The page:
EN Japanese Brasserie
September 29, 2017 § Leave a comment
I’ve lived in Soho for about four years now (damn, has time flown by) but only recently tried EN Japanese Brasserie for the first time, even though I’m at Lelabar across the street probably more often than I am home. Friends who have been going for years kept recommending it and we finally found a time to go together for dinner. Everything about the meal – the beautiful space; friendly service and delicious yet not-too-heavy Japanese fare – was superb and I can’t wait to go again.
The famous house made soft tofu with wari-joyu, a light soy sauce. I’ve never had tofu this fresh in the U.S. and it was so damn good. Slightly warm and full of toasty soybean flavor with the texture of a creamy ricotta. The wari-joyu adds just the right amount of seasoning.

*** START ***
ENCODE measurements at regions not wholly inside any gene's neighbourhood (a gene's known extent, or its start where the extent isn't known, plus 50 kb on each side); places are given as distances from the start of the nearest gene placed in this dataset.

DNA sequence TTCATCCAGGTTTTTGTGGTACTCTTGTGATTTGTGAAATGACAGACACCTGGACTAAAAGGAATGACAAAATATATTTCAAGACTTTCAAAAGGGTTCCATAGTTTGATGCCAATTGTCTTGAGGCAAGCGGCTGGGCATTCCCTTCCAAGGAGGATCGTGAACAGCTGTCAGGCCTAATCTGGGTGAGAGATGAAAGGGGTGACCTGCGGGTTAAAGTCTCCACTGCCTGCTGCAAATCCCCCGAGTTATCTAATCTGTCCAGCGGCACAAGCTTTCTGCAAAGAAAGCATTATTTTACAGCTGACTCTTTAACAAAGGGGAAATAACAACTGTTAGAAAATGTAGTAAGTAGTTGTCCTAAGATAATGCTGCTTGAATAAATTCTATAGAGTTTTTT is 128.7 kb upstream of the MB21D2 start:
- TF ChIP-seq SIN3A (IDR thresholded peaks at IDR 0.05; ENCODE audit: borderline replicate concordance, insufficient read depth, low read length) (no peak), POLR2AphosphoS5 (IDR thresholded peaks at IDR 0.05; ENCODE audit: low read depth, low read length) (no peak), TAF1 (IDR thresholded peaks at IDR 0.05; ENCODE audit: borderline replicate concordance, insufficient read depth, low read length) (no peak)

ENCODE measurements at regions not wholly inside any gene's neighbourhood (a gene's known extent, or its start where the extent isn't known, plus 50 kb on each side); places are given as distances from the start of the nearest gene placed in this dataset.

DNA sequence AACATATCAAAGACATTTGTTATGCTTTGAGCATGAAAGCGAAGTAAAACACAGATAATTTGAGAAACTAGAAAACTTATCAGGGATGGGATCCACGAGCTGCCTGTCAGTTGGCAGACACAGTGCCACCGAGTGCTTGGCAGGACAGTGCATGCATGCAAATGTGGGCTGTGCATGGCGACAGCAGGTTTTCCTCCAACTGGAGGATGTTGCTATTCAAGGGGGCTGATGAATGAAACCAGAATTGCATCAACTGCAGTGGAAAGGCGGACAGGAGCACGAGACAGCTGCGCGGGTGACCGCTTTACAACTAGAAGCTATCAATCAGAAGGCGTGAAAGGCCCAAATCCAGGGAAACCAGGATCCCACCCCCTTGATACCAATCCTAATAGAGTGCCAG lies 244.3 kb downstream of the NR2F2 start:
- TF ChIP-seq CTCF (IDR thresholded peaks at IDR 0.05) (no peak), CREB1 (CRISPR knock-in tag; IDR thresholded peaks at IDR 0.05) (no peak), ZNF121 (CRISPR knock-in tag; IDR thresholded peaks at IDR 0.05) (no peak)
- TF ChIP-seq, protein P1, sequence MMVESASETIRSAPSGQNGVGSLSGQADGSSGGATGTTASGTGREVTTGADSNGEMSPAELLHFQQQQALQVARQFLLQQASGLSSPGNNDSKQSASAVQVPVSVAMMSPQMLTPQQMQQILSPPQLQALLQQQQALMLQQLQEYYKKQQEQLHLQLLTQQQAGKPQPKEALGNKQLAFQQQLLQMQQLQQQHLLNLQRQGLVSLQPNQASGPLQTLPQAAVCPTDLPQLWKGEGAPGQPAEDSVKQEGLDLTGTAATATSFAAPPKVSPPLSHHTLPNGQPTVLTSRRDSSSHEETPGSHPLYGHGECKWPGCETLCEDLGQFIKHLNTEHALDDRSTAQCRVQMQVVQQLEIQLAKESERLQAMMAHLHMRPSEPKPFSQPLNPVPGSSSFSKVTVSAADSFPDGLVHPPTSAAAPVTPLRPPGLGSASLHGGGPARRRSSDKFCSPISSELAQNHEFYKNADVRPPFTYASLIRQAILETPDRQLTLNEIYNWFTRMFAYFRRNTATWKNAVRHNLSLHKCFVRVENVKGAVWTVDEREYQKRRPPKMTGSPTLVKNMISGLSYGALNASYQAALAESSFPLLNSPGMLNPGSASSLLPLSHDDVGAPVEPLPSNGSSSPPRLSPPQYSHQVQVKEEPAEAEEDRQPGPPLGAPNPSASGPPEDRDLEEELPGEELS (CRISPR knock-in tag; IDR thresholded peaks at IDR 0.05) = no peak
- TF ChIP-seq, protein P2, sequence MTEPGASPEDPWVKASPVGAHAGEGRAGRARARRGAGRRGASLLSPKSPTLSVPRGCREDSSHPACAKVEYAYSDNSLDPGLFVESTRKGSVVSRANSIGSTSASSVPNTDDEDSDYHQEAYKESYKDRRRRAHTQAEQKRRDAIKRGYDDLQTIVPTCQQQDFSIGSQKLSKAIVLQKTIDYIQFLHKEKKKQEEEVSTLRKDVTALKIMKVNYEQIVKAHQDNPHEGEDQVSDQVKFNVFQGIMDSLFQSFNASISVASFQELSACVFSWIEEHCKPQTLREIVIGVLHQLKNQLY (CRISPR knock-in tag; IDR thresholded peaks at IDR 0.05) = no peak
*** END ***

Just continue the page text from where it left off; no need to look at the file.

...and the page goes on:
Below is the momotaro tomato with homemade miso mayo. This gift from the kitchen is apparently a fancy tomato grown in California? I dunno…it was very good and pretty as tomatoes go but…again, it was literally a tomato cut into wedges with a dipping sauce (that was very good because duh…mayo) with some needed sea salt on the side. I wouldn’t actually pay for this particular dish, especially when there are still great tomatoes to be had at the greenmarket.